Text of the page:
David Fyfe is the Head of Market Research and Analysis at global commodity trader Gunvor and formerly Editor of the International Energy Agency’s Oil Market Report. Matt Piotrowski, Senior Reporter at The Fuse, spoke with Fyfe at Gunvor’s office in Geneva.
Piotrowski: Broadly speaking, supply and demand are moving into balance, or so the current narrative says. Is that the case? If so, why? Supply outages, lack of investment, demand growth?
Fyfe: For many months, people have been predicting that by the second half of 2016, we would stop building stocks on a net basis. That has been the narrative for some considerable time now. What has been surprising is that we’ve been having this steady stream of bullish news since February. It started with all the talk about Doha, which of course went nowhere. It then moved on to the narrative that we’ve passed the bottom of the market and a lot of speculative money came in. It has been carried on by a large amount of unscheduled stoppages on the supply side. If you look at the May peak, it looks like there were over 4 million barrels per day of global productive capacity offline for one reason or another. About 1.5 mbd of that is fairly recent. We’ve had things like the partitioned Neutral Zone off for over a year, but recently there’s been a worsening situation in Nigeria, the Canadian wildfires, lower Venezuelan output among others. And that really has sustained this fairly bullish momentum.
2016 will be the second straight year of cuts to global upstream spending, and some players are expecting further cuts in 2017 too. So there’s plenty of ammunition there for market bulls, but it’s not necessarily a one-way bet in the immediate short term.
My feeling is that the bullish shift might prove a bit premature. We do still have about 370 million bbl of OECD inventory in excess of the five-year average. That hasn’t truly started depleting yet. It may well, particularly if these outages persist, but it will take a while to clear. There is a certain bullish momentum now. And I’d certainly buy into a fairly bullish outlook medium term, but there may be bridges to cross before we move above $50 on a sustained basis. It’s always possible with this much paper money in the market that there could be a downward adjustment. I don’t think we’re going back to January-February price levels, but nonetheless we shouldn’t write off the chance that we will have a temporary correction to the downside. The basic narrative is that we’ve had 9 straight quarters of stock builds and they’re coming to an end and demand is looking strong—well in excess of 1 mbd, and potentially close to 1.5 mb/d. 2016 will be the second straight year of cuts to global upstream spending, and some players are expecting further cuts in 2017 too. So there’s plenty of ammunition there for market bulls, but it’s not necessarily a one-way bet in the immediate short term.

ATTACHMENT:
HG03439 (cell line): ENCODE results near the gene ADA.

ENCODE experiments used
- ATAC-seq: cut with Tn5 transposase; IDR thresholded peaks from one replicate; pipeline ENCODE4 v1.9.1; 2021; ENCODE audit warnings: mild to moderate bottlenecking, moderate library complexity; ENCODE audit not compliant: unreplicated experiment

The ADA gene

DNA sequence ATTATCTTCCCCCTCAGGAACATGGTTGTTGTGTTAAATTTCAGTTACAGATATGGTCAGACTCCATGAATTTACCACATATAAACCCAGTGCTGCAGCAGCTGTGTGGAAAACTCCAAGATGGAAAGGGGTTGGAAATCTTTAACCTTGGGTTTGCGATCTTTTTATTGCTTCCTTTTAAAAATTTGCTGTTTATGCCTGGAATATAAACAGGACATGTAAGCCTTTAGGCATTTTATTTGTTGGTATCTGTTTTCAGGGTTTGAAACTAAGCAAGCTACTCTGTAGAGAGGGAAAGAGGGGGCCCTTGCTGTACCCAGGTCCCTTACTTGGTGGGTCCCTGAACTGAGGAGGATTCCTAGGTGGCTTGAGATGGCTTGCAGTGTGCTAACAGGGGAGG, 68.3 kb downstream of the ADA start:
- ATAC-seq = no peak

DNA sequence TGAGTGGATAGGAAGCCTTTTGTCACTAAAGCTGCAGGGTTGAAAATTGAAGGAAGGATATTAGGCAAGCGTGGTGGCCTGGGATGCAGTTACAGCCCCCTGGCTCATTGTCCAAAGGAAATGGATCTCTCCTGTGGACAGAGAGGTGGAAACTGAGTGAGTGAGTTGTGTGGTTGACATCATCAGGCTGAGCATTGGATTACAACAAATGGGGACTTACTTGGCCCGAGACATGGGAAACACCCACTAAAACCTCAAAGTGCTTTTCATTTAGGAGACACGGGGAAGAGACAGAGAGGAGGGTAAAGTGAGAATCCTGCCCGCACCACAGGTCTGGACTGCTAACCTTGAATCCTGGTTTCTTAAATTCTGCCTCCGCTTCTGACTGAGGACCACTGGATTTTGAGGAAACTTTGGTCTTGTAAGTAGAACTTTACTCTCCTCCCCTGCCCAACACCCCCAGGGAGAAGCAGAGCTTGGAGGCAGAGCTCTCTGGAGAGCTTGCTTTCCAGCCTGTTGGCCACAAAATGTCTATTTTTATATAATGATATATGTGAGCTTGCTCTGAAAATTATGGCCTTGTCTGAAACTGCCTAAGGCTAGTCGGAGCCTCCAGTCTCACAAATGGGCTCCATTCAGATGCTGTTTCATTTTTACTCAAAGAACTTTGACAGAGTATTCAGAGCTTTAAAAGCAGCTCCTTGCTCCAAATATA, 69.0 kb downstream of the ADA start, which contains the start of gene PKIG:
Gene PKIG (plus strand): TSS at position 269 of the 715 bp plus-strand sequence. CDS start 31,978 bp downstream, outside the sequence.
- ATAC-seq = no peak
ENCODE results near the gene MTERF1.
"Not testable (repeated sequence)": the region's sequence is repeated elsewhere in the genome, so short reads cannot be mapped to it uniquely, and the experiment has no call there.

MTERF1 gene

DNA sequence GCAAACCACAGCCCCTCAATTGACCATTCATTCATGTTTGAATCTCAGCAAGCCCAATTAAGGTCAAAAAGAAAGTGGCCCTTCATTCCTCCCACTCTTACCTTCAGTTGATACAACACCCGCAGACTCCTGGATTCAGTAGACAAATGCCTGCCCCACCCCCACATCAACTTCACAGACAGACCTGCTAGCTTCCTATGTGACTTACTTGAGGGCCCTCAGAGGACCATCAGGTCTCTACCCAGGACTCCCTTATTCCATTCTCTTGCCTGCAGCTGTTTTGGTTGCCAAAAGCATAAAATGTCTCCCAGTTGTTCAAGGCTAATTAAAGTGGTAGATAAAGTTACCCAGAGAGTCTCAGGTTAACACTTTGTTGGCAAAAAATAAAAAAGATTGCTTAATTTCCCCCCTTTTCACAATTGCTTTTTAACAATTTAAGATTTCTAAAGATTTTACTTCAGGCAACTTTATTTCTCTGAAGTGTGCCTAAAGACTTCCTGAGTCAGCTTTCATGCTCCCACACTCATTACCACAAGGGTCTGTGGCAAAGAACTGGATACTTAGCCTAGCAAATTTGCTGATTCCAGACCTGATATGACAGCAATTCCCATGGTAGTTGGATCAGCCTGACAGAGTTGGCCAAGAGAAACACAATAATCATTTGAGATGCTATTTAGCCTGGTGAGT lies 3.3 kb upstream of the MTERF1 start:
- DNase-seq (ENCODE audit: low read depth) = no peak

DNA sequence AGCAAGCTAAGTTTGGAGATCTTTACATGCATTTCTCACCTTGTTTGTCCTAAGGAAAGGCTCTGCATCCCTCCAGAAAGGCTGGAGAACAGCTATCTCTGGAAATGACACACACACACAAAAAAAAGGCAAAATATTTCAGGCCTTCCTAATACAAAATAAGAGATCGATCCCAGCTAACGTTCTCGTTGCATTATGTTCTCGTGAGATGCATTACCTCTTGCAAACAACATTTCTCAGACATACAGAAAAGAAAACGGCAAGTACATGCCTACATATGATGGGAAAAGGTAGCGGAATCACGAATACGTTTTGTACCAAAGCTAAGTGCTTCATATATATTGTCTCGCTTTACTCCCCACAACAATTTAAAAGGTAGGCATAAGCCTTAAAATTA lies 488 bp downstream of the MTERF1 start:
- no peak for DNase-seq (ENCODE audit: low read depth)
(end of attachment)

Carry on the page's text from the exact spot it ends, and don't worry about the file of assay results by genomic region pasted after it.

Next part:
Gunvor was founded in 2000, right before oil prices took off last decade. How has oil trading, in both the financial and physical worlds, changed in the past 10-15 years?
Gunvor, and our main competitors, are overwhelmingly physical players. We’re in the logistics business. It’s about buying, storing, transforming, and shipping crude and other energy commodities from points of surplus to areas of deficit. That’s simplifying a bit, but a lot of people overlook the predominantly physical nature of what we do. The word trading in the physical and paper spaces can mean very different things. The value we bring to the market is our logistical expertise, our knowledge of key segments of the market, and an ability to manage price risk, both on our own account and for clients. What has happened between 2009 and 2015, the two recent high points for margins, is that traders have invested quite heavily in industrial assets. The key point to bear in mind about commodity trading is that high revenue numbers—in the hundreds of billion dollars for the major players—mask a very competitive and relatively low margin business. Typical margins may be 1 percent or less.
The key point to bear in mind about commodity trading is that high revenue numbers—in the hundreds of billion dollars for the major players—mask a very competitive and relatively low margin business.
What many traders have been doing since 2009 is investing in industrial assets such as storage, pipelines, new fleets of transportation, and in our case, refineries. We’ve bought three refineries since 2012. This is really an effort to boost volume, boost flow, and to become more international. A lot of traders who began in the 1990s or early 2000s started trading in niche markets—an individual product or an individual area of offtake. For us, it was fuel oil, gasoil and crude oil out of Russia into Europe. I think you can do that business for a certain period of time, but if you want to have longevity, you have to spread your footprint. We’ve diversified across energy products, so we’re no longer solely in fuel oil, gasoil or crude oil anymore. Now, it’s a whole slate of refined products. The balance has shifted to more refined products than crude, and we’re doing a lot more work also in natural gas. There’s also a lot of sense in expanding along the supply chain, selectively, into things like storage, terminals and processing.